We spent the whole morning trekking in the park. In the afternoon, a 6 hours drive was awaiting us to reach our hostel in Motueka to spend our last night in the South Island. We still took care to stop by Punakaiki to admire the famous Pancake Rocks…
But before to talk about the rocks, let’s take a break to relax and enjoy the beauty of the New-Zealand West Coast…
And there they are. The reason why the small town of Punakaiki is so famous: the Pancake Rocks. Named like this because their shape is layered in a way that reminds pancakes, they began forming over 30 Million years ago! Lime-rich fragments of dead marine creatures were deposited on the sea bed and were then overlaid by layers of mud and clay. And after 30 Millions years of this constant cycle, this is what the result looks like. Impressive uh?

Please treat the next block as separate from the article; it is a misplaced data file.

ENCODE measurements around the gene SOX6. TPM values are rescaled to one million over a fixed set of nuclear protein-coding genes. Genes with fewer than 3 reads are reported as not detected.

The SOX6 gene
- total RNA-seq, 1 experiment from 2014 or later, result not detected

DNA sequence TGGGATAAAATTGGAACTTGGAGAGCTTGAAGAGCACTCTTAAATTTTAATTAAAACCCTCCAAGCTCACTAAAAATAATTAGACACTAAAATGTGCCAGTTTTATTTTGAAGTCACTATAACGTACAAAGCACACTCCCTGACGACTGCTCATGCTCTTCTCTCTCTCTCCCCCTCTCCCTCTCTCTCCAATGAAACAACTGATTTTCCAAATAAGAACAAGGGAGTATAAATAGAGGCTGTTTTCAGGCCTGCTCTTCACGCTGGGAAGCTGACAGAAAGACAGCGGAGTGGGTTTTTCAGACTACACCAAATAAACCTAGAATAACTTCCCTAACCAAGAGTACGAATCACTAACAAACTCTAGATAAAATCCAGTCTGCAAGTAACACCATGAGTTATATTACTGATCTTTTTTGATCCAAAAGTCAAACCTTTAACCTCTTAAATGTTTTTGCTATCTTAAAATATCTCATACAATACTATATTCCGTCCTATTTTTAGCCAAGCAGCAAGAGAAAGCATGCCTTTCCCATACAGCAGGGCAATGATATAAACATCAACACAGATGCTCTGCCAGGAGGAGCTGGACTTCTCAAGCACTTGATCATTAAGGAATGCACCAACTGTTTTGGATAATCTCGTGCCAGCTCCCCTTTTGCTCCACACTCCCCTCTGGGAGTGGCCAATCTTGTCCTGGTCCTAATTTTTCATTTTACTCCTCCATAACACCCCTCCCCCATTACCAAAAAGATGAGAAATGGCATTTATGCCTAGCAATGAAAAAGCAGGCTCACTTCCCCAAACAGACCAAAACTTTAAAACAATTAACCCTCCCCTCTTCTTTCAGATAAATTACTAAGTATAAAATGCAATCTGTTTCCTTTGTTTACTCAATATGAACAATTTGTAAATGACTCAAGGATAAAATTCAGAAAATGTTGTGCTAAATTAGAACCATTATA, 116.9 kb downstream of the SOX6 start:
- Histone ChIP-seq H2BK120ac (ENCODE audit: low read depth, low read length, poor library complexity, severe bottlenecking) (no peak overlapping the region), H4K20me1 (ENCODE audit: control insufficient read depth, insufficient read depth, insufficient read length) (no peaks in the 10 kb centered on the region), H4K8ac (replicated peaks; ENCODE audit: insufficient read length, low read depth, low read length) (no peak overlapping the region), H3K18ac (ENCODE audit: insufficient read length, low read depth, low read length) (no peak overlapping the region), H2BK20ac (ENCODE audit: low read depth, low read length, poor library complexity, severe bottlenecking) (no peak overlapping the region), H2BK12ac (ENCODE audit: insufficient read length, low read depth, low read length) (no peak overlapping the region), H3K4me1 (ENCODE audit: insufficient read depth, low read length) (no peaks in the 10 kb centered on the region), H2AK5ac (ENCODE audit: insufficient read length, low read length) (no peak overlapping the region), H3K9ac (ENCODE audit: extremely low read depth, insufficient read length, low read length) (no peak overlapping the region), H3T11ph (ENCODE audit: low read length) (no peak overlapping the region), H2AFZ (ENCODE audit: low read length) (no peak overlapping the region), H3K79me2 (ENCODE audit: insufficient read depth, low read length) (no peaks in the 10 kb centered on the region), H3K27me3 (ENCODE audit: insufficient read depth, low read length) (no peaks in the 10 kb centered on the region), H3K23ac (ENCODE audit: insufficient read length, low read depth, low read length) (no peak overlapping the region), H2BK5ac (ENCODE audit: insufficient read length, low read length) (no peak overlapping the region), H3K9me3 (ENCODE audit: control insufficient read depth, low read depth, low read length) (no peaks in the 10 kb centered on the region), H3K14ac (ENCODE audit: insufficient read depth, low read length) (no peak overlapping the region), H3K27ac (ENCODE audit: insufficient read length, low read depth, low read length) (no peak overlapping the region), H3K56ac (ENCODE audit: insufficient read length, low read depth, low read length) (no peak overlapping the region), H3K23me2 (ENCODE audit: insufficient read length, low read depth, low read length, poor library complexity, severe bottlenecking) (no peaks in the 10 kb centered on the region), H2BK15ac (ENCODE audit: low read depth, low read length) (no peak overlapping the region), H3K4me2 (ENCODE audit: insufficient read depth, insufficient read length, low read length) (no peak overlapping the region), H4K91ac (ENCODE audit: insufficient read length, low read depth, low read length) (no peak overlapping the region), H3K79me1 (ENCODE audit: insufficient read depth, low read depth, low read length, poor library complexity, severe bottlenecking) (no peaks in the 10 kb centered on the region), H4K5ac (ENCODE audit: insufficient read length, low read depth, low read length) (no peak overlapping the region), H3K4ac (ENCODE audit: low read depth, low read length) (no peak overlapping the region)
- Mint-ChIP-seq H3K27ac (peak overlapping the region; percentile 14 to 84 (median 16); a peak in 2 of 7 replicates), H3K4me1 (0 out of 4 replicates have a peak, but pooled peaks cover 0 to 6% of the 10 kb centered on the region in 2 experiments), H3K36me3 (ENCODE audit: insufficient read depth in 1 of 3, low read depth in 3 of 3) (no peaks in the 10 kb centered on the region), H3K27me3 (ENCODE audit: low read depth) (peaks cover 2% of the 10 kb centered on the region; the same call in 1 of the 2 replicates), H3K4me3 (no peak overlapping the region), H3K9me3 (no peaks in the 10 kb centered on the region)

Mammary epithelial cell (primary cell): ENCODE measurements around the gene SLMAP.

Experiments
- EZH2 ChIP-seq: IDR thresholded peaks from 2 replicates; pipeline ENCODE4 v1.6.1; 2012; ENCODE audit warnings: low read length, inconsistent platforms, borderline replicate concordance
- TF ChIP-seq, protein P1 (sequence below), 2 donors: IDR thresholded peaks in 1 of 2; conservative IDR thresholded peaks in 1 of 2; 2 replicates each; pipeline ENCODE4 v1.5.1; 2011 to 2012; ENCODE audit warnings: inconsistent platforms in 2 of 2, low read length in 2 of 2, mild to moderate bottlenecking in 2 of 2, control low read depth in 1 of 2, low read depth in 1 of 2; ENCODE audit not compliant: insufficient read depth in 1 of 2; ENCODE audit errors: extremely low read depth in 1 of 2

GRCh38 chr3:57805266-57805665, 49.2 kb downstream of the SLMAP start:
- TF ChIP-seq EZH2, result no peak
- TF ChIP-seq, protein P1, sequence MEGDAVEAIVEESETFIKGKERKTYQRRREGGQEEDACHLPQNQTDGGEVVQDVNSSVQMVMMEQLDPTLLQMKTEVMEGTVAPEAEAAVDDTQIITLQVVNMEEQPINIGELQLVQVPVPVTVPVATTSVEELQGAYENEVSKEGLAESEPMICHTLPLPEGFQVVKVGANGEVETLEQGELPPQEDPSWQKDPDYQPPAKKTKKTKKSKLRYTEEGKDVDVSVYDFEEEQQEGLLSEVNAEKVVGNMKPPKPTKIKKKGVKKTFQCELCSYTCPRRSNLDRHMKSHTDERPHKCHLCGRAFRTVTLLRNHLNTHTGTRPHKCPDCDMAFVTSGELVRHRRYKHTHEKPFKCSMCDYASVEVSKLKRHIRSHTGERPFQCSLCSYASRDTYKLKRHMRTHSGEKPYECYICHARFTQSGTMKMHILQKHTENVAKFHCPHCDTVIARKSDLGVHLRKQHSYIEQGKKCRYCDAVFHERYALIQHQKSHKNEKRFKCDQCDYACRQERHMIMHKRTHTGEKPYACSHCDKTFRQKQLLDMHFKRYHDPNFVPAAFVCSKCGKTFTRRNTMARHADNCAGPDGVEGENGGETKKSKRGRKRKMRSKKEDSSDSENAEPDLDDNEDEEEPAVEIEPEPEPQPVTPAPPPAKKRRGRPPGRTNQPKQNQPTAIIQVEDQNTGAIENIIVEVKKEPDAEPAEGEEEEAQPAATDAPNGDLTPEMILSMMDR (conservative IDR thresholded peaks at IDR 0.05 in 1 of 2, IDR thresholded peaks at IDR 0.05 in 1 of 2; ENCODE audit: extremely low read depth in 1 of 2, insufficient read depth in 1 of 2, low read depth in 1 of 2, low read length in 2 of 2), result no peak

Alongside the rocks, the site is famous for its blowholes. If this is the first time you hear this word and you got confused as I did, I will try my best to describe accurately what a blowhole is, as I don’t have a picture or video of it. It’s a marine geyser. You’re welcome.
The only downside I would see in Punakaiki, it’s that it’s really busy. But like crazy busy. To be fair I didn’t expect to see that many tourists. Luckily I’ve managed to take pictures that make it seems quite empty. But don’t expect it to be dead quiet if you ever go there.
After this long day again, we headed and arrived in the evening in our hostel in Motueka. We booked it on the way as we were not really good at planning days ahead. We were about to spend our last night on the South Island. The plan for the next day was to head to Nelson to catch our ferry and spend the night in New-Zealand’s capital city: Wellington.
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